The Government has scrapped its flagship pre-employment skills programme following years of low starts, it has been confirmed.  Reports that emerged on 10 and 11 December were confirmed by skills minister Robert Halfon in a written ministerial statement in the House of Commons on Thursday 15 December 2022.  Halfon said: “The traineeship programme has been running for nearly 10 years and the number of starts has remained relatively low.  It is right, therefore, that we focus our offer on our mainstream provision.  This change will make it easier for young people and employers to navigate our skills offer and will enable providers to better tailor their programmes to deliver the key skills needed to drive growth in local communities.”

From 01 August 2023, provision previously delivered through the traineeships programme will be “integrated” into 16-19 study programmes for young people and the non-devolved adult education budget for adults.  Mayors with devolved skills powers will decide what’s best for their areas, the statement says.  Official figures published last month showed there were 15,500 traineeship starts recorded in 2020/21, just 36% of the 43,000 target.  It comes despite the Treasury investing £126 million in traineeships in 2021/22 and £111 million being pumped into the pre-employment programme the year before, when 17,400 starts were recorded against a target of 36,700.  Halfon points to “great alternatives” to traineeships, “such as T Levels and the T Level transition programme, bootcamps, apprenticeships, and sector-based work academies.”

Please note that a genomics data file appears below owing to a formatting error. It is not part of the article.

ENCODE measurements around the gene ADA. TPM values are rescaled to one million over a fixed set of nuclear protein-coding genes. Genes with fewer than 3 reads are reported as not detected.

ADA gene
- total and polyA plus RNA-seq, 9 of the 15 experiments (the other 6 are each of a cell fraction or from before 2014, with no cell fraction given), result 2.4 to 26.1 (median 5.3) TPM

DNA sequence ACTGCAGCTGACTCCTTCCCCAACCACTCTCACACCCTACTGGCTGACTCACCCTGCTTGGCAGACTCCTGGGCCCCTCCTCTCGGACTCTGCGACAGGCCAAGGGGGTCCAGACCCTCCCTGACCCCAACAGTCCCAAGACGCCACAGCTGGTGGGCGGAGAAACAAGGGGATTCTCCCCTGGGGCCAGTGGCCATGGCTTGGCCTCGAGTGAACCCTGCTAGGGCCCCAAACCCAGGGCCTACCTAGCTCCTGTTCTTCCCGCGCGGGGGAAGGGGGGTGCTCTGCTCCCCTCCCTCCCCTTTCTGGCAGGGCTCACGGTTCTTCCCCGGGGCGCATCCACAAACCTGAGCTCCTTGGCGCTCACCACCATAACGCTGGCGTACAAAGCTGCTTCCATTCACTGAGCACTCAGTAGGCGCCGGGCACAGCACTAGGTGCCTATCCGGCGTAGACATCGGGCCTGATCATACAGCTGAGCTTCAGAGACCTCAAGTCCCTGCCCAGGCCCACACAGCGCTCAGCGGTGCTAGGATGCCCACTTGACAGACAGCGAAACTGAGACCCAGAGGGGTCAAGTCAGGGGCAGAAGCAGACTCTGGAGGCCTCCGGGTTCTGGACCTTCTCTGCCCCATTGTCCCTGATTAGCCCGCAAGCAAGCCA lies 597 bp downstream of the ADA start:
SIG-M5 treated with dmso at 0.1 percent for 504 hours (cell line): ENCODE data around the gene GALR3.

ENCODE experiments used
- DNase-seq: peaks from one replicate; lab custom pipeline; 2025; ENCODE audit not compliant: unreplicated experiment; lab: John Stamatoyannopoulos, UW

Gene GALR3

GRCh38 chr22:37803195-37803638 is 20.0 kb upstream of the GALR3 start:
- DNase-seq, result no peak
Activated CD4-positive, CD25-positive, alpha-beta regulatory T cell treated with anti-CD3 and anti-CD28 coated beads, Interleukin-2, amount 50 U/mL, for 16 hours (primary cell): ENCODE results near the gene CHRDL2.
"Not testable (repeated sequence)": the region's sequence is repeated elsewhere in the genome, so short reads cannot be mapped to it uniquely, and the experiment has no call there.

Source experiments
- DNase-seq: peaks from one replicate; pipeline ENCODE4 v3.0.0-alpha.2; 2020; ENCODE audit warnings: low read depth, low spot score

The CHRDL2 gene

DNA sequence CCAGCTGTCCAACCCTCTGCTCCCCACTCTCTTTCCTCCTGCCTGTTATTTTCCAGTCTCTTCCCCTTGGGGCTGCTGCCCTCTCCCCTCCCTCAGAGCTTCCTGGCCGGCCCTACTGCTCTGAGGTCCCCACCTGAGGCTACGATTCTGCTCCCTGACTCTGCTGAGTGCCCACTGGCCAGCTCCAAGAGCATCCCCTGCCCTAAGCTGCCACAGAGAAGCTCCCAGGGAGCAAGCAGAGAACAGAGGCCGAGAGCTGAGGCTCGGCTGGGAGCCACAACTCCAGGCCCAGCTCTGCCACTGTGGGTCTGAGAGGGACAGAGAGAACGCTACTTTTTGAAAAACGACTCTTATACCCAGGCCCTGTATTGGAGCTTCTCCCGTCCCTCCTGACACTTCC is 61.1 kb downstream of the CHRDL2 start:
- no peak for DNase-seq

Introduced as a flagship pre-employability programme in 2013, eligible 16 to 24-year-olds were funded by the Education and Skills Funding Agency for pre-employment training and unpaid work placements from six weeks to one year, although most last for less than six months.  But traineeship starts have been on a rapid decline, from a high of 24,100 in 2015/16 down to just 12,100 in 2019/20.  Ministers saw traineeships as a good route to help get young people back into training and work after the Covid-19 pandemic and decided to back the programme with more funding.

Officials have made numerous pleas with traineeship providers to rapidly boost their recruitment over the past two years.  But providers have often warned that the lack of learner incentive means that traineeships are currently limited to those willing and able to take on a placement without getting paid.  Others have argued that other government programmes that do offer payment, like Kickstart and apprenticeships, have systematically displaced traineeships.